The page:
Estudante: Diogo Felipe Milanesi. Data: 20/04/2021, às 16:00 horas pelo ZOOM. Orientador: Sérgio Hermínio Brommonschenkel.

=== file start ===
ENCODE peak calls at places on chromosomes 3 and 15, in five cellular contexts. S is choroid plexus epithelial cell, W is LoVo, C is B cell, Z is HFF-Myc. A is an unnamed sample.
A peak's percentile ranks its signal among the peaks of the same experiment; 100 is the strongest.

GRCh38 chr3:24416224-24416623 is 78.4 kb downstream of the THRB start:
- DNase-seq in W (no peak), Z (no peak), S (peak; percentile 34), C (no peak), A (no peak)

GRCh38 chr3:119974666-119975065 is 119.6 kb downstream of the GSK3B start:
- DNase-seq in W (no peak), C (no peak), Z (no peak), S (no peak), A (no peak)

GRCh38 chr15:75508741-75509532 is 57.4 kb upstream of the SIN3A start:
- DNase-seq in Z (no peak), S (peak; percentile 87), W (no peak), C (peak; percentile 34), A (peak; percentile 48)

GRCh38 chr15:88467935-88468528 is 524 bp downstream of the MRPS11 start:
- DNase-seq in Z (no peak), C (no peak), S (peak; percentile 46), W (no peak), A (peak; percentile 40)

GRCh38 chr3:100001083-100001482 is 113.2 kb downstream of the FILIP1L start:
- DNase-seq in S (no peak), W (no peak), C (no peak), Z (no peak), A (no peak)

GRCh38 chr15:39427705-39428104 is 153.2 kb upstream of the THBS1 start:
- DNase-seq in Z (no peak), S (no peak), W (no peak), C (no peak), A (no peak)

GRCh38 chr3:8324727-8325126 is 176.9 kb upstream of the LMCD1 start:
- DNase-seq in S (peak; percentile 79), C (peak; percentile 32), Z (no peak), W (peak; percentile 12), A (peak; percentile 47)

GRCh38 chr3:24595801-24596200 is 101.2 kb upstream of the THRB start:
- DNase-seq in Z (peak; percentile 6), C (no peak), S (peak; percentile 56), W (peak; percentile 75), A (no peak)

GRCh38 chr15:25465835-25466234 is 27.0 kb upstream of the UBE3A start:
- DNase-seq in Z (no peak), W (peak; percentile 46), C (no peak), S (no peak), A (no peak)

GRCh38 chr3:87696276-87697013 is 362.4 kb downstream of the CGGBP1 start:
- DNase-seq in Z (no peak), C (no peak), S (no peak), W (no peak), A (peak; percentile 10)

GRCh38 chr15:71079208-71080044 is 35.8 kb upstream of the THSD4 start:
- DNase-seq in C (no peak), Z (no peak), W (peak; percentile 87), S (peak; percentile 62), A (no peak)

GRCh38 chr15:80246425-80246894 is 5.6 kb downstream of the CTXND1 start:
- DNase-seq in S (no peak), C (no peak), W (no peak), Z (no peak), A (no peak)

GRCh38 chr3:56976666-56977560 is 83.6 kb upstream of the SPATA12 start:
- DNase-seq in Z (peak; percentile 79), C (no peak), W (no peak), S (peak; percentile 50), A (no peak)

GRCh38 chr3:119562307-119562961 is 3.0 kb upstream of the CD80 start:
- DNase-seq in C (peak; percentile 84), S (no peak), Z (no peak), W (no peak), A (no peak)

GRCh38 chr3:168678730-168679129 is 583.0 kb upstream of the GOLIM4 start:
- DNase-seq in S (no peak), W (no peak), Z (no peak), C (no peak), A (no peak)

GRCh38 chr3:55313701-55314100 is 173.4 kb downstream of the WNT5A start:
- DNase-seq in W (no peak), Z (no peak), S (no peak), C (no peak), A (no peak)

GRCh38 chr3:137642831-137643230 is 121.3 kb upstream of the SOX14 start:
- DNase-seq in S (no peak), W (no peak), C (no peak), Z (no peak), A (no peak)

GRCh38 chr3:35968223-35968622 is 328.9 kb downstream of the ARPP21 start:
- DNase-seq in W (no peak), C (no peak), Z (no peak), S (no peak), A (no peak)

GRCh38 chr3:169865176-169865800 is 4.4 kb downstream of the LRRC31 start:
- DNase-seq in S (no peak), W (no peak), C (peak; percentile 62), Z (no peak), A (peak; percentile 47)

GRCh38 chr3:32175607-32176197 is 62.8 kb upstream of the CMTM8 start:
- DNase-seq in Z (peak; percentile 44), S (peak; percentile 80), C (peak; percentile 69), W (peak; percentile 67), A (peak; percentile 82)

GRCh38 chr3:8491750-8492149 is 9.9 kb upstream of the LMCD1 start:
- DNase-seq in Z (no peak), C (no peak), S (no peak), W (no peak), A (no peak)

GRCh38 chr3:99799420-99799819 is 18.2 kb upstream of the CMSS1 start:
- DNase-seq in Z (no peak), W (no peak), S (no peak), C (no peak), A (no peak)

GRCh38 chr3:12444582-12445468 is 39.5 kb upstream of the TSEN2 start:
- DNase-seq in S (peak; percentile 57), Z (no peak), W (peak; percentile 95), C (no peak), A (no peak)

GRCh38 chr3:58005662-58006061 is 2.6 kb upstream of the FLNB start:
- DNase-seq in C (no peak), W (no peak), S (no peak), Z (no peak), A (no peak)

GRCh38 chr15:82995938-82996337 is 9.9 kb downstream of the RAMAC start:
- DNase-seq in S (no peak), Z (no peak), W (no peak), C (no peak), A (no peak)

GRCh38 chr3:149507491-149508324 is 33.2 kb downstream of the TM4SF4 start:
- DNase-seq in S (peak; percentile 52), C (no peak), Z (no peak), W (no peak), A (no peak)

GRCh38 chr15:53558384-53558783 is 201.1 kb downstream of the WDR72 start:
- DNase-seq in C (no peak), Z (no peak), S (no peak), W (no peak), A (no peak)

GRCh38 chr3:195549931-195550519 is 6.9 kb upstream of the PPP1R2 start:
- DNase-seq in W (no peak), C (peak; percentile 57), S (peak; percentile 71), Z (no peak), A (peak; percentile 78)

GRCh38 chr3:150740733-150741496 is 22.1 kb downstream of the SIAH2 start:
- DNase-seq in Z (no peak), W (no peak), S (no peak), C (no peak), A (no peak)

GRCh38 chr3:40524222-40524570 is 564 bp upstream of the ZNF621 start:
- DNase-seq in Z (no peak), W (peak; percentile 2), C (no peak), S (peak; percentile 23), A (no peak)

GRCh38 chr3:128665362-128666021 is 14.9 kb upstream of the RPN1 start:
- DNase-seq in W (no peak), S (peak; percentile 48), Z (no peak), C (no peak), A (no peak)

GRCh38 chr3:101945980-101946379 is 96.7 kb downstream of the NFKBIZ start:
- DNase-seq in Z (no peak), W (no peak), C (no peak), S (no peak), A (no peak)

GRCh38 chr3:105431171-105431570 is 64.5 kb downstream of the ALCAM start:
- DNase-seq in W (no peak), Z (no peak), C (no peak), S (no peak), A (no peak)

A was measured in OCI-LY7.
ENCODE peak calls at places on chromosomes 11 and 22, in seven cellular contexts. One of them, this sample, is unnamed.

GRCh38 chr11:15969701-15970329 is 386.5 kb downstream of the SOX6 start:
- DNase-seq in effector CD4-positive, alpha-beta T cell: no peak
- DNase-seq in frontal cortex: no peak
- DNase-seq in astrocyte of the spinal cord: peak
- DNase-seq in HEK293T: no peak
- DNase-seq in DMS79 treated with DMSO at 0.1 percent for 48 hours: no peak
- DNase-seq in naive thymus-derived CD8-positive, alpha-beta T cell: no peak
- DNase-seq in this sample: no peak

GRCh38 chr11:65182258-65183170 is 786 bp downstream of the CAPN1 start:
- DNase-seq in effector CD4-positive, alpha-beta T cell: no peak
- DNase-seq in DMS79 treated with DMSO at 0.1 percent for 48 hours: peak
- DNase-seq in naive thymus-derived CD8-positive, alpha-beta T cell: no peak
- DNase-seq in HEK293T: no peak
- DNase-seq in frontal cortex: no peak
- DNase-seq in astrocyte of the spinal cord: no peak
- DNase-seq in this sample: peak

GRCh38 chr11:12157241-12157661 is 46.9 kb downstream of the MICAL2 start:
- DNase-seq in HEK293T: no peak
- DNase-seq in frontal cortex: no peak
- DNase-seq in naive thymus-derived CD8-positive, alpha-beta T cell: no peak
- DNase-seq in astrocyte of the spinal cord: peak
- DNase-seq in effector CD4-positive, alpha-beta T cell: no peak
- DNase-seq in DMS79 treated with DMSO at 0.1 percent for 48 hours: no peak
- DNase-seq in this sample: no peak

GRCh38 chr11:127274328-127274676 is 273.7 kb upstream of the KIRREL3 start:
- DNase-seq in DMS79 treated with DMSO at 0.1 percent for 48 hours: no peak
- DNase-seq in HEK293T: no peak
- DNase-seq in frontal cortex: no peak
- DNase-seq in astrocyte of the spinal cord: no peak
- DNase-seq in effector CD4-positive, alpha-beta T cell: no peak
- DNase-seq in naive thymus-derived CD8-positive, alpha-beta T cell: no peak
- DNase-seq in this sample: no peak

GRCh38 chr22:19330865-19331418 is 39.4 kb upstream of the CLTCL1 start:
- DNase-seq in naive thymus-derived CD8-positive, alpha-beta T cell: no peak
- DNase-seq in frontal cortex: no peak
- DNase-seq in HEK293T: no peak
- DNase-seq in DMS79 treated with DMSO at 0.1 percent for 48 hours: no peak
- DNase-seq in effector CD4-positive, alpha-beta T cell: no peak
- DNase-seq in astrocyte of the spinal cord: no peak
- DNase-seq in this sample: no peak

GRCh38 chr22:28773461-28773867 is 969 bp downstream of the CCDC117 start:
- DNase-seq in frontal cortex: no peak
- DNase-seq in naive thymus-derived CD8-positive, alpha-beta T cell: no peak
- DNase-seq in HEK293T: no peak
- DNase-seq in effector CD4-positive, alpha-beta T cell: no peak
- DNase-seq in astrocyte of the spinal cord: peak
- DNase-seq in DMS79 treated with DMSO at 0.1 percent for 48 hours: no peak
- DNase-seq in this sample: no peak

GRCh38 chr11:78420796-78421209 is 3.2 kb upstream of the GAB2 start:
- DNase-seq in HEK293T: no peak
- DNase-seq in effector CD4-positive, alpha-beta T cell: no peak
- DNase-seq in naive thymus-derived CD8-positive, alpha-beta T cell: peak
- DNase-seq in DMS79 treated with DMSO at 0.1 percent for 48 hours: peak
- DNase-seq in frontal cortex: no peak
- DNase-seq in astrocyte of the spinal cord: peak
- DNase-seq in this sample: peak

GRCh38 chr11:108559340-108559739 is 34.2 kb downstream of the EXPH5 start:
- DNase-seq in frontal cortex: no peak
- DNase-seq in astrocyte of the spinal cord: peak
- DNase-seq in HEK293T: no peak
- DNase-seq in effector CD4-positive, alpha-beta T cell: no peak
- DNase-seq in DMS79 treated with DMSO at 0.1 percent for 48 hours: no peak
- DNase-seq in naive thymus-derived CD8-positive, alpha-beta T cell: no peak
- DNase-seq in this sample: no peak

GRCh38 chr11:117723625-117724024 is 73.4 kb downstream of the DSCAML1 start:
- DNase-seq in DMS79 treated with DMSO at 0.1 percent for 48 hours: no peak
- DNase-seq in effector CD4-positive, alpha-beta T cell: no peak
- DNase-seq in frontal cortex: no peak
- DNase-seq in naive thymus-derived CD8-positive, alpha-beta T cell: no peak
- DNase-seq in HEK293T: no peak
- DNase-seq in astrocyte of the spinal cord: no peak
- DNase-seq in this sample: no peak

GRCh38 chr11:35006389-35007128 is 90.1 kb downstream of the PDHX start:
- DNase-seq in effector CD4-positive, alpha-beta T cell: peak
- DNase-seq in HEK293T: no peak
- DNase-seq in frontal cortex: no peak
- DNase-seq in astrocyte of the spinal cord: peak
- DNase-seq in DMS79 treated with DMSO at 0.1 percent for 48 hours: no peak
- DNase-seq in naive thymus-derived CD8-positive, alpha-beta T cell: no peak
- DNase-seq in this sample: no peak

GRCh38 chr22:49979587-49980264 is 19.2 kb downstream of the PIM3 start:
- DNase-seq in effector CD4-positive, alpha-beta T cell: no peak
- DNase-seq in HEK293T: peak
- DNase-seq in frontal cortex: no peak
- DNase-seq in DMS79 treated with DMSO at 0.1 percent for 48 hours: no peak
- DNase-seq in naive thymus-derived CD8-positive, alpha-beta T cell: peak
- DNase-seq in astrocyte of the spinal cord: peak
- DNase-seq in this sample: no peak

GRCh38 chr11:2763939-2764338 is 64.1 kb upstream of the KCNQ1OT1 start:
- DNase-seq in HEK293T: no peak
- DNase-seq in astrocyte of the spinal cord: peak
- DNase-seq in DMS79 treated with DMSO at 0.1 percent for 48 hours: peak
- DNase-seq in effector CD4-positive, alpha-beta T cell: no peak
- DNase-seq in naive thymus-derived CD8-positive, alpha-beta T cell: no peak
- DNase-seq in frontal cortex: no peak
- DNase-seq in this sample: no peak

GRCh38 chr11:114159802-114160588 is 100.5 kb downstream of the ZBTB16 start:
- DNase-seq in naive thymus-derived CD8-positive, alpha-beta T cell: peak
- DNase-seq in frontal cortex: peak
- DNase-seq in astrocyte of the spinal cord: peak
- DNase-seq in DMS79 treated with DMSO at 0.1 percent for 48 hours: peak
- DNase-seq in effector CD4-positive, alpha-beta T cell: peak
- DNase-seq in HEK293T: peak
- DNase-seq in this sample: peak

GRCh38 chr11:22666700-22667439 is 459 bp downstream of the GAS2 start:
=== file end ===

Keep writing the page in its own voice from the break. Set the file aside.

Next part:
Cotton is among the most important fiber crops in the world. Every year an average of 35 million hectares of cotton is planted across the planet. Brazil is fourth largest cotton producing country in the world and the second largest exporter, behind the United States. More than 99% of Brazilian cotton production is located at the Cerrado biome (MT and BA) where the acreage is extensive and dominated by a few cultivars. This large monoculture and the wet and warm environment of the region favors epidemics of fungal diseases such a Ramularia leaf spot (RLS), which is, nowadays, the most important cotton disease in Brazil. RLS causes premature defoliation with a consequent reduction in the yield potential; average productivity losses up to 30% have been reported. Until 2016, Ramulariopsis gossypii (syn. Ramularia areola) was the fungal species associated with RLS. In that year, it was reported a second species (R. pseudoglycines, sp. nov.) in cotton samples with RLS symptoms from Brazil. It was unknown, at the beginning of this present work, the distribution of these two species in Brazil and the importance of each species in RLS epidemics. Resistant varieties and chemical control are the most important strategies for RLS management. However, the increasingly early incidence of the disease and the often unsatisfactory response from chemical control suggests the occurrence of resistance of the fungus to the active principles used to manage RLS. The variable response of resistant genotypes and varieties between regions or states also indicates the existence of physiological variability in the pathogen population or prevalence of different species in different locations. In this work we addressed these unanswered questions using a combination of classical and cutting-edge genomic tools. Phylogenetic analyses of ITS and RPB2 regions from 110 Ramulariopsis sp. isolates collected at main cotton growing regions revealed the occurrence of R. pseudoglycines on 104 samples, and R. gossypii in 6. R. gossypii was only found in unsprayed breeding plots or isolated cotton plants in areas without large cotton plantations. The genome of two R. pseudoglycines and one R. gossypii isolates were sequenced and completely assembled and annotated. R. gossypii showed the largest genome as a result of expansion of transposable elements (TEs). Whole genome resequencing (WGS) of 71 isolates and their comparison to the reference genomes indicates that R. pseudoglycines populations sampled had a clonal structure. By assaying the virulence of isolates of R. pseudoglycines on susceptible and resistant genotypes it was possible to identify different races of this pathogen and to associate gains of virulence with mutations in candidate avirulence genes (designated RpAVR1 and RpAVR2). Intra-species polymorphisms (SNPs and deletions), as well as inter-species intrinsic differences (absence of RpAVR1 in R. gossypii) were related to virulence to the genotypes FMT705 and FMT07-248220 that carry different resistance genes. Differential sensitivity of both species to single-site fungicides were also associated with genomic changes. A combination of SNPs and expansion of the number of copies of the CYP51 gene (CNV) were associated with greater resistance to triazoles only in R. pseudoglycines. The G143A mutation associated with strobilurin resistance was also only observed on R. pseudoglycines, which could be related to differences in the intron position in the Cytb gene. Mutations associated with benzimidazole resistance were observed on isolates from both species. Fungicide resistance seems to drive the current predominance of R. pseudoglycines on large cultivation areas. Altogether, our findings will highlight the importance of the chemical control to maintain the durability of the main sources of RLS resistance used by breeding programs in Brazil.